THE Tory Party’s mantra “Broken Britain” might be said to be affirmed by Simon Lelic’s provocative debut novel Rupture.

Britain is in the grip of a humid summer when teacher Samuel Szajkowski strides into assembly at his school and unleashes a barrage of gunfire. Three pupils and one colleague lie dead before he turns the gun on himself.

Inexperienced policewoman Lucy May is handed the investigation and is instructed to bring things to a conclusion speedily and decisively. Initially it seems there was no way the tragedy could have been predicted and that Szajkowski was a psychopath whose twisted reasoning forged this random act of mayhem.

But Lucy, like all good literary coppers, is not prepared to take things at face value and begins to worry at the unanswered questions of the case. Why should an unassuming schoolteacher be responsible for such slaughter?

Of course the usual perpetrators of mass killings in schools are alienated young men wiping out fellow pupils before dying themselves and achieving posthumous fame and notoriety. In Rupture, Simon Lelic has made a teacher the agent of destruction. It is this as much as anything else that marks out his work as something different – and this is a novel that functions on a variety of levels.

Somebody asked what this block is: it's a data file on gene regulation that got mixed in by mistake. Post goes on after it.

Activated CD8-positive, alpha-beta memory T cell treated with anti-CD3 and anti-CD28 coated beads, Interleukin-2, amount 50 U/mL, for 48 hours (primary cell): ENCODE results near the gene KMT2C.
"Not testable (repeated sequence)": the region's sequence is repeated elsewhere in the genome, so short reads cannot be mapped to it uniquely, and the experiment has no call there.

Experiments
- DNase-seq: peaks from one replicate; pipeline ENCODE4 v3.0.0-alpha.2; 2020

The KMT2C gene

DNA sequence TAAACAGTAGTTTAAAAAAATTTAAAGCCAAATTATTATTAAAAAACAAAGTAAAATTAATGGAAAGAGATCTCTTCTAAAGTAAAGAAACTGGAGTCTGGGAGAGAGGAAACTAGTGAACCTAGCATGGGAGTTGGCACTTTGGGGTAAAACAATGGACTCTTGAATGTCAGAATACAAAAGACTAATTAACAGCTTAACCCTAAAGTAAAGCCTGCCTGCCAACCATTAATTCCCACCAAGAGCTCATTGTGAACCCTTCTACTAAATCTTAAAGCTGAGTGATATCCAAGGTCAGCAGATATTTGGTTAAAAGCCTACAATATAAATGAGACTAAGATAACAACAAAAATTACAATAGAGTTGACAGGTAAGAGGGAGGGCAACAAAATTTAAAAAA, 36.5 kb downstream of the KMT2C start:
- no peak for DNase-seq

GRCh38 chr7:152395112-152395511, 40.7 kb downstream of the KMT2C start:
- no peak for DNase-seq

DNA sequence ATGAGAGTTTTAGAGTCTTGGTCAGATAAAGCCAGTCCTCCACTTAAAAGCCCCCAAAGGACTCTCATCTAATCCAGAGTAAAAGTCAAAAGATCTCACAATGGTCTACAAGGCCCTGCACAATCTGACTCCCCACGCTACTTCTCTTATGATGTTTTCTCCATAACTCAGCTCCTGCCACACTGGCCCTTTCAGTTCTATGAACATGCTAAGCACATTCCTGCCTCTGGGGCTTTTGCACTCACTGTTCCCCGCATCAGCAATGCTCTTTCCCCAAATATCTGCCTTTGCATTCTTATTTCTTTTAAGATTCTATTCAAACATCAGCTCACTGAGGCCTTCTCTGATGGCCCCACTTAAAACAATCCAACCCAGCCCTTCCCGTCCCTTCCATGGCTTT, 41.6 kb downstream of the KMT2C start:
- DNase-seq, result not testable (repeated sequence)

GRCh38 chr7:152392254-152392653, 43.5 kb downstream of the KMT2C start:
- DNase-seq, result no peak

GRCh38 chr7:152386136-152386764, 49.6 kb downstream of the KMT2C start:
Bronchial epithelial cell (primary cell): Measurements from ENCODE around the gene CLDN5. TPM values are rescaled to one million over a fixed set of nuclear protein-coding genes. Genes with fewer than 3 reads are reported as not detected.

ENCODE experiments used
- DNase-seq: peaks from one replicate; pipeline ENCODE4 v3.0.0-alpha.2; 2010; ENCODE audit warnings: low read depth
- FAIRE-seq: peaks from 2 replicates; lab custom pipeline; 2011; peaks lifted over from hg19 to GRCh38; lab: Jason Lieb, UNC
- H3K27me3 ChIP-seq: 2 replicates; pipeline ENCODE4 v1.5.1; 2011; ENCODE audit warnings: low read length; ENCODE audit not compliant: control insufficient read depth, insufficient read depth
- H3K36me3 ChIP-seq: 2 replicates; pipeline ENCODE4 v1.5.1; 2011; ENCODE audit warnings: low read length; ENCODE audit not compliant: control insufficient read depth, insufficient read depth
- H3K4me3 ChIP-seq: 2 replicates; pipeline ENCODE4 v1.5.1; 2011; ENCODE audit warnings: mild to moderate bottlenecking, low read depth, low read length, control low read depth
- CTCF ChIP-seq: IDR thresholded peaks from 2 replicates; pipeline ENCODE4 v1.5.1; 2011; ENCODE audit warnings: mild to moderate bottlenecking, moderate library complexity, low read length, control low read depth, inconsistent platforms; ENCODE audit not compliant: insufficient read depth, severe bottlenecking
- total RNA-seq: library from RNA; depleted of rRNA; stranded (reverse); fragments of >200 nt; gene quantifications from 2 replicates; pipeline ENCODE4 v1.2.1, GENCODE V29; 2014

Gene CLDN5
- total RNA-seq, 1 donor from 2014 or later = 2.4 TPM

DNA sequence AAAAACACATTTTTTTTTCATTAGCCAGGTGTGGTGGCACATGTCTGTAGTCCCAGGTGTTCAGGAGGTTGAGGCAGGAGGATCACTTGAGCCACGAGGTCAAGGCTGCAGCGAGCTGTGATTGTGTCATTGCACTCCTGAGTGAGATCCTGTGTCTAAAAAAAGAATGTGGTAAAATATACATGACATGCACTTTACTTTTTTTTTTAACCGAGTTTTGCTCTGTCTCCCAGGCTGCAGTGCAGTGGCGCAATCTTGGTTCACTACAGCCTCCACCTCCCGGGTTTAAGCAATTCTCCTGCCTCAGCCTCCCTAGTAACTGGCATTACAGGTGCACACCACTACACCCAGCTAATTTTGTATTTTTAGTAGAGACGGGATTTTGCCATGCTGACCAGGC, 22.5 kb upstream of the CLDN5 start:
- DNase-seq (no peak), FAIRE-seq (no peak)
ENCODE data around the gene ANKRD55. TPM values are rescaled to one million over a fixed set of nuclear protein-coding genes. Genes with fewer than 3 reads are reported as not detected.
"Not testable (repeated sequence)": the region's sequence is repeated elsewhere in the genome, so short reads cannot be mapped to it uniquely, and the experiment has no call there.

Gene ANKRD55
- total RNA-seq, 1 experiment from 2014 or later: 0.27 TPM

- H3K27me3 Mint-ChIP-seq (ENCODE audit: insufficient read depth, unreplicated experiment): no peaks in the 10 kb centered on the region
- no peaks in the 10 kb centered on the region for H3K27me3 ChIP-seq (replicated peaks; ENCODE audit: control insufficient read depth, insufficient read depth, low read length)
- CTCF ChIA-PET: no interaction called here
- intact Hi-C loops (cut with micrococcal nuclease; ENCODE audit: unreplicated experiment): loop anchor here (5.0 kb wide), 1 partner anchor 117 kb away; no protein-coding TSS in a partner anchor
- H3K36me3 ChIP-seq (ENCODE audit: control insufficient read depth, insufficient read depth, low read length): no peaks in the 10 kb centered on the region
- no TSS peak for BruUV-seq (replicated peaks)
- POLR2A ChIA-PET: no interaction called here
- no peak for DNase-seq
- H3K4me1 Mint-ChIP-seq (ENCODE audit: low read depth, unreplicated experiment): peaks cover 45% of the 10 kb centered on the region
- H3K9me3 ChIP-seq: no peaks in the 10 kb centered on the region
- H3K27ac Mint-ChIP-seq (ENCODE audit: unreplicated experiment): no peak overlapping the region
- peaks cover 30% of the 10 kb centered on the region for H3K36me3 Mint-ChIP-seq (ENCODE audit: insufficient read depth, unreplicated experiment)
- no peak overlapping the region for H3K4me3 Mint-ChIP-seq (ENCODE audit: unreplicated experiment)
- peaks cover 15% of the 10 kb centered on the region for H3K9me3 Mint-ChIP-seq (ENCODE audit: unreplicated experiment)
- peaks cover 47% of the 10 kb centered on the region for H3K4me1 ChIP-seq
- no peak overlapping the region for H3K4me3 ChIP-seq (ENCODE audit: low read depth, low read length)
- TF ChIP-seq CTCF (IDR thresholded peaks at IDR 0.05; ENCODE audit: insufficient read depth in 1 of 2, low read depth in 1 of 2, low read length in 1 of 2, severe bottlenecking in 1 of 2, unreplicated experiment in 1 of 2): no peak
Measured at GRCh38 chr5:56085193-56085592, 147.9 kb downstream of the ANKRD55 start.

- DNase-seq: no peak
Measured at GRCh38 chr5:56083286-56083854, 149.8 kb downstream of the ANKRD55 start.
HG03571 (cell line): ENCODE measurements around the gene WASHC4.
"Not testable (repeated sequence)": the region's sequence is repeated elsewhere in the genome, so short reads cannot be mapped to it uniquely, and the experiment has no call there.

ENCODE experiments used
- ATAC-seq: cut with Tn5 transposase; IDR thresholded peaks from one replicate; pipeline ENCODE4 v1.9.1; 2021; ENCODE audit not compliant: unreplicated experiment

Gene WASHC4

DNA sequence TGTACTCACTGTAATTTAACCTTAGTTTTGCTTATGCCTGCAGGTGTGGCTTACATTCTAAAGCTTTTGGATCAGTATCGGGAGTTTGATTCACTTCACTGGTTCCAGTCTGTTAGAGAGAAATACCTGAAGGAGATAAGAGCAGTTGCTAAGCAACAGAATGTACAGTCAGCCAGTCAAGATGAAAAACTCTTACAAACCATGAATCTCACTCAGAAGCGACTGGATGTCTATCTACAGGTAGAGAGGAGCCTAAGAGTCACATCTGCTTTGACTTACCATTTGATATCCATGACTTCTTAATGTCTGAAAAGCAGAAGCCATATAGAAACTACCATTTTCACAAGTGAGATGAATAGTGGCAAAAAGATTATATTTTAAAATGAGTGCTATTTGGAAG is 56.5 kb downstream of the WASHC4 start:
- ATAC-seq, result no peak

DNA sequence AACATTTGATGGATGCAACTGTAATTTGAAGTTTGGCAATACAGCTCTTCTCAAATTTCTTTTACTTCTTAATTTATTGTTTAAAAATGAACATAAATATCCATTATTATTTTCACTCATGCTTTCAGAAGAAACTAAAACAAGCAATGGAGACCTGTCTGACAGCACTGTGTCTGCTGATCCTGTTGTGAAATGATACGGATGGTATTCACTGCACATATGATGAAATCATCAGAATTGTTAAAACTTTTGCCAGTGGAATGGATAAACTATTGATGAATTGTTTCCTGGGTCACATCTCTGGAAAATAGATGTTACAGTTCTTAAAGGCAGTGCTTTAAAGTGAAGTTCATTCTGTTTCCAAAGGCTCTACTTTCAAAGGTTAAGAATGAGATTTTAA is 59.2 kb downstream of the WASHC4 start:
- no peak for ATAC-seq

As Lucy begins to correlate the testimonies of Szajkowski’s colleagues and the children at the school, a disturbing pattern of bullying and negligence begins to emerge and Lucy realises that there are parallels between her own life and that of the killer. As she gets nearer to the truth it becomes clear that the revelations at her fingertips may cost her dearly.

Beginning with a caustic dialogue between a group of youngsters playing with a shopping trolley, the story is revealed through a variety of narrators and it is apparent from the opening sentence that Lelic has nailed both the dialogue and the psychology of young people in a totally persuasive fashion.

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